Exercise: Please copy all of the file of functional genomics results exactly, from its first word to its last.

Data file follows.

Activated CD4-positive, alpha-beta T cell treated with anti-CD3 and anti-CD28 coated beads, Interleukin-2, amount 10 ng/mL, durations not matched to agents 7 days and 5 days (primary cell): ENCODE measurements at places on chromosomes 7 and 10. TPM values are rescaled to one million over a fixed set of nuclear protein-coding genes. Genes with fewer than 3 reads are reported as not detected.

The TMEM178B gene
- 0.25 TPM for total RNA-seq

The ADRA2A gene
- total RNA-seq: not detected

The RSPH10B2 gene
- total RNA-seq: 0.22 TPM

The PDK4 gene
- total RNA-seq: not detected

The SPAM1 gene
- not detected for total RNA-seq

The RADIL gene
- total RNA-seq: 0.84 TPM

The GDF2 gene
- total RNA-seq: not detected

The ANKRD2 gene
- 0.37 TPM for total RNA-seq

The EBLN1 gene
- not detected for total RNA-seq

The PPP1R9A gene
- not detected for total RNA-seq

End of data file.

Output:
Activated CD4-positive, alpha-beta T cell treated with anti-CD3 and anti-CD28 coated beads, Interleukin-2, amount 10 ng/mL, durations not matched to agents 7 days and 5 days (primary cell): ENCODE measurements at places on chromosomes 7 and 10. TPM values are rescaled to one million over a fixed set of nuclear protein-coding genes. Genes with fewer than 3 reads are reported as not detected.

The TMEM178B gene
- 0.25 TPM for total RNA-seq

The ADRA2A gene
- total RNA-seq: not detected

The RSPH10B2 gene
- total RNA-seq: 0.22 TPM

The PDK4 gene
- total RNA-seq: not detected

The SPAM1 gene
- not detected for total RNA-seq

The RADIL gene
- total RNA-seq: 0.84 TPM

The GDF2 gene
- total RNA-seq: not detected

The ANKRD2 gene
- 0.37 TPM for total RNA-seq

The EBLN1 gene
- not detected for total RNA-seq

The PPP1R9A gene
- not detected for total RNA-seq